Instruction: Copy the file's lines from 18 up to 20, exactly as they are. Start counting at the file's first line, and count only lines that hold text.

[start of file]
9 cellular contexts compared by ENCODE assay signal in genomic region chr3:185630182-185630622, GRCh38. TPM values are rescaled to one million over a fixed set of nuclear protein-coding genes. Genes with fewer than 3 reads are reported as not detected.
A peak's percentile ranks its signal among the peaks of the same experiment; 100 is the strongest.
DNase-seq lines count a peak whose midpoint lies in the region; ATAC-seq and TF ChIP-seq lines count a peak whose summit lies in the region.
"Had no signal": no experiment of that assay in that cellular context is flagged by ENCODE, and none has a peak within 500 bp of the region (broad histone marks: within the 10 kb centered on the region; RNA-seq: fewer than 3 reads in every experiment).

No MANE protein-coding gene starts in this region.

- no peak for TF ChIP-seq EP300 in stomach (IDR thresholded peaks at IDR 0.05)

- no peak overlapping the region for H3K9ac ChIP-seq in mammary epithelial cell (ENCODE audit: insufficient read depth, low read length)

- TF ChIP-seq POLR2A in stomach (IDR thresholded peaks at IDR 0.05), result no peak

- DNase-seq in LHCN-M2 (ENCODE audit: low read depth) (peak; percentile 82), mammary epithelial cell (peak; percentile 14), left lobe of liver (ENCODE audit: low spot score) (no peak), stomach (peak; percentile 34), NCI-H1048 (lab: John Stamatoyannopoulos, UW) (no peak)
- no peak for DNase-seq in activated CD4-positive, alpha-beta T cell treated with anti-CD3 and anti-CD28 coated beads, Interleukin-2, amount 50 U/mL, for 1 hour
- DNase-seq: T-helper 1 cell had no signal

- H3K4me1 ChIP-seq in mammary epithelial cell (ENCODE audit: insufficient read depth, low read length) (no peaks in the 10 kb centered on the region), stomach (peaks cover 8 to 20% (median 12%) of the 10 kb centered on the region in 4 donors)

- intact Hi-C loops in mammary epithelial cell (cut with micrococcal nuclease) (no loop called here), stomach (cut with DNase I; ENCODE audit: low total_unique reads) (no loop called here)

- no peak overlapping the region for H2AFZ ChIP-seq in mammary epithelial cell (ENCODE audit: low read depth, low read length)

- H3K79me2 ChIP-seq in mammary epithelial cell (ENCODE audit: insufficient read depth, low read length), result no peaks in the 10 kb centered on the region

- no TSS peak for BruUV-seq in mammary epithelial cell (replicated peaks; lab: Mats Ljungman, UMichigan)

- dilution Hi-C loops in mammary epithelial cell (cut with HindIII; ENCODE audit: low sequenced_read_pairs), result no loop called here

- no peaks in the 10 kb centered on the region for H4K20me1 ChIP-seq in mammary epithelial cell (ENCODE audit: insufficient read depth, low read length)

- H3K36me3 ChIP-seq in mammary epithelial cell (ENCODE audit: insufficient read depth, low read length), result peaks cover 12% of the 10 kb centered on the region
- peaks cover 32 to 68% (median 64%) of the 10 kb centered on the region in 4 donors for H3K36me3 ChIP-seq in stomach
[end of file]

- no peaks in the 10 kb centered on the region for H4K20me1 ChIP-seq in mammary epithelial cell (ENCODE audit: insufficient read depth, low read length)

- H3K36me3 ChIP-seq in mammary epithelial cell (ENCODE audit: insufficient read depth, low read length), result peaks cover 12% of the 10 kb centered on the region
- peaks cover 32 to 68% (median 64%) of the 10 kb centered on the region in 4 donors for H3K36me3 ChIP-seq in stomach